Crop protection industry leaders are asking EPA to adopt a formal rule requiring the recycling of empty, disposable plastic pesticide containers used in agricultural and professional applications in the United States.
Farmers have been voluntarily recycling empty pesticide containers for years with the help of companies that have been organized to receive, grind and transport the plastic residue to end users. (Mississippi was one of the first states to adopt such a voluntary program in the 1990s.)
But officials with CropLife America, the organization that represents pesticide manufacturers in the United States, says such voluntary programs are in danger of collapsing if EPA doesn’t step in to help expand them.
“Voluntary efforts taken by the industry since the early 1990s to collect and recycle such containers have demonstrated the clear benefit to the environment and public health,” said Jay Vroom, president and CEO of CropLife America.
“Now it is time to have a regulatory requirement placed on all affected pesticide registrants to both expand the reach of the current voluntary programs and spread the financial responsibility among all the benefiting pesticide companies,” said Vroom. “Without such a rule, the voluntary program is headed for collapse.”
EPA needs to act to preserve and expand the initiative, said Vroom. He met with EPA Administrator Steve Johnson to urge action on the association’s request by Jan. 15, 2008, which could lead to a finalized rule by July 15 next year.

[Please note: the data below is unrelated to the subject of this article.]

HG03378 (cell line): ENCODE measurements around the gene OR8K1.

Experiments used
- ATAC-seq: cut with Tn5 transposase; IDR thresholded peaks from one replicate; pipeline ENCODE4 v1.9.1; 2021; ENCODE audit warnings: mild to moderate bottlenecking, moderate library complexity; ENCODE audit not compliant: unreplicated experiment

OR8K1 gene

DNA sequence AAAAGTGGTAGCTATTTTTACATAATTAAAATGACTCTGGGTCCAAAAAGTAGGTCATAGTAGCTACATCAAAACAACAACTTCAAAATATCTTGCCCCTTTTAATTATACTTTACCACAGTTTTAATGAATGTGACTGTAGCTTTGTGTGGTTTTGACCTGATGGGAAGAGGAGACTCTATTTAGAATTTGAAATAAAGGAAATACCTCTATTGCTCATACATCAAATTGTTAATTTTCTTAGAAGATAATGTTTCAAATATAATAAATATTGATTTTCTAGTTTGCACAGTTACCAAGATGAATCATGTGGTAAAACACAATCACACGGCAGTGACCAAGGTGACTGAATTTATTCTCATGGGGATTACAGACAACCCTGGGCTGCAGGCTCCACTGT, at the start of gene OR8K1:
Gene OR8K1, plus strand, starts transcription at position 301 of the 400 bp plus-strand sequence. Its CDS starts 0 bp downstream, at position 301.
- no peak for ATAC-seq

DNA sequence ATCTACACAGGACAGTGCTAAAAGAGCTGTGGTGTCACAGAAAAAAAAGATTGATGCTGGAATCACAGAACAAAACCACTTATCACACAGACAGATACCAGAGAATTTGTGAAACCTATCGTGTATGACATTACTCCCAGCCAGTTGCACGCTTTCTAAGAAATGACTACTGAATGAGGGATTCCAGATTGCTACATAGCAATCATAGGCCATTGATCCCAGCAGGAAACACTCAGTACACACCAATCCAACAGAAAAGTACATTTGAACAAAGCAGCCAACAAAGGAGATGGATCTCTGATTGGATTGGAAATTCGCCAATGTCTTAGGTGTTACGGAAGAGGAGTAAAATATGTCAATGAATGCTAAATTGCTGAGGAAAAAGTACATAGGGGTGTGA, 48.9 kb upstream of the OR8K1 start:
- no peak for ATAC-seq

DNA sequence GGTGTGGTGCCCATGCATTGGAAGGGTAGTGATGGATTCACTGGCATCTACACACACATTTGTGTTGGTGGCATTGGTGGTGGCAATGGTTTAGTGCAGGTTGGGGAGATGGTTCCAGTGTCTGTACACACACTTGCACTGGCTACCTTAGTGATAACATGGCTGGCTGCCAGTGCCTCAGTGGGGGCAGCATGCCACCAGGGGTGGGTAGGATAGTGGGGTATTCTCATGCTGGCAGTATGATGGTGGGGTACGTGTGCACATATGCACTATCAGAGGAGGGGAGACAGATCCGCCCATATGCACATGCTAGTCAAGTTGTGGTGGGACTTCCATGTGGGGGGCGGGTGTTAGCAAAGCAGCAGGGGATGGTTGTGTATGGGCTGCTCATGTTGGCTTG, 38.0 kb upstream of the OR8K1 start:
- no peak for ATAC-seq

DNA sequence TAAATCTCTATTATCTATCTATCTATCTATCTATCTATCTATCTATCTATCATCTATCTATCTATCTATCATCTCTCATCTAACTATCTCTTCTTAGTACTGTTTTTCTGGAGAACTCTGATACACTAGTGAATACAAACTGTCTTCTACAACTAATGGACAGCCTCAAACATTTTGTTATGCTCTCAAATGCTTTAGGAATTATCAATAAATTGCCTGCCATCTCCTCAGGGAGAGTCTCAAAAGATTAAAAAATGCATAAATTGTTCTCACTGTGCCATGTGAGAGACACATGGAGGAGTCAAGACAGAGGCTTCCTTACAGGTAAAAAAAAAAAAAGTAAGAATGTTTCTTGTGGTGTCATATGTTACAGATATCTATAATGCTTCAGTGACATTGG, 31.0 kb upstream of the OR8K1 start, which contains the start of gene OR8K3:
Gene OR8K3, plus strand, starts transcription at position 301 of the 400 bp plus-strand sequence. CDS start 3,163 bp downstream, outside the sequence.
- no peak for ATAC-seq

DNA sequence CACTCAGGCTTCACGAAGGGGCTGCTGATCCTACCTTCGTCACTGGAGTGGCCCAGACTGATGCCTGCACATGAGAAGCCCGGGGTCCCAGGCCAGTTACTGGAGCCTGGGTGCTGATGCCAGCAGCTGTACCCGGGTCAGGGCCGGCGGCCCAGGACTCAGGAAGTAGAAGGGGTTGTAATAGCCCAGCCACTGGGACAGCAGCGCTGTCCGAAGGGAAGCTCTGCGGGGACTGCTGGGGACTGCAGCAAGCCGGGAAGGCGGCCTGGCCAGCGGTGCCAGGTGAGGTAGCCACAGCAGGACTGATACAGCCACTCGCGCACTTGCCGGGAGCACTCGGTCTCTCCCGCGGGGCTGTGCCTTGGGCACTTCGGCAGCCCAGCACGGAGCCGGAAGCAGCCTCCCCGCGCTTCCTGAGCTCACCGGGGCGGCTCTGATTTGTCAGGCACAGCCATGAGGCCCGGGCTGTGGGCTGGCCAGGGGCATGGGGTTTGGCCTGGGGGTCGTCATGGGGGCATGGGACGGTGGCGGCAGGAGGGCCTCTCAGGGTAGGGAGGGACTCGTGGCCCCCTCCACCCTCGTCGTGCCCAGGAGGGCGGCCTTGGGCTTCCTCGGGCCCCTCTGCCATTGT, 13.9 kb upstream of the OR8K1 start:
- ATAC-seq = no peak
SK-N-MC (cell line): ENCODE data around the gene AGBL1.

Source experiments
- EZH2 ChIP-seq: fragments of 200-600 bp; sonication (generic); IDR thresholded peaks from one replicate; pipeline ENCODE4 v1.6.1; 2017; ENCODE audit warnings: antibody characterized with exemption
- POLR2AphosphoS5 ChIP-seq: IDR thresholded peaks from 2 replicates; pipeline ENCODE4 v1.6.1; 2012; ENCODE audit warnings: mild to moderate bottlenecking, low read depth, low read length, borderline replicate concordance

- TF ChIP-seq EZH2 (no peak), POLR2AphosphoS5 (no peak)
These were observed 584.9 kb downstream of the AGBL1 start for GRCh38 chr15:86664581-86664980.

“CropLife America members have invested more than $50 million in supporting voluntary collection and recycling programs since the early 1990s,” he said. “That cash investment has been supported with the sweat equity of farmers, other professional pesticide users, dealers and many others in proper collection of empty containers.
“But our efforts to get all pesticide registrants to pay their fair share of the cost of voluntary programs have failed, and the only way to keep our progress in place and growing is to require all registrant companies to support recycling if they benefit from access to the market via disposable, one-way HDPE plastic containers.”
During the meeting with the EPA’s Johnson, Vroom said CropLife America presented copies of more than 50 grassroots letters, which endorse the agency proceeding with such a recycling regulation.
“The support is clear and in writing from state governors, state pesticide regulators, state departments of agriculture, commodity and farm groups and registrants — everyone wants to see the success of the voluntary programs preserved and extended. We know of no one who stands in opposition to EPA moving forward.”
CLA has emphasized a new pesticide regulatory requirement would only apply to pesticide containers. “The proposed rule would be done under the auspices of the U.S. pesticide law, thereby focusing this recycling requirement only on such containers,” Vroom said.
“Further, such a regulation can be effective because it would be monitored by EPA in two ways — first, by requiring annual reporting by registrants of their individual support of recycling programs, commensurate with their marketing of pesticides in disposable plastic containers, and secondly, by way of checking on the proper rinsing of all empty containers — as currently required under existing pesticide regulation.”
CLA asked EPA for a prompt response so the association can, in turn, assess its full legal and policy options should the agency deny the request for regulatory extension of the current voluntary recycling system.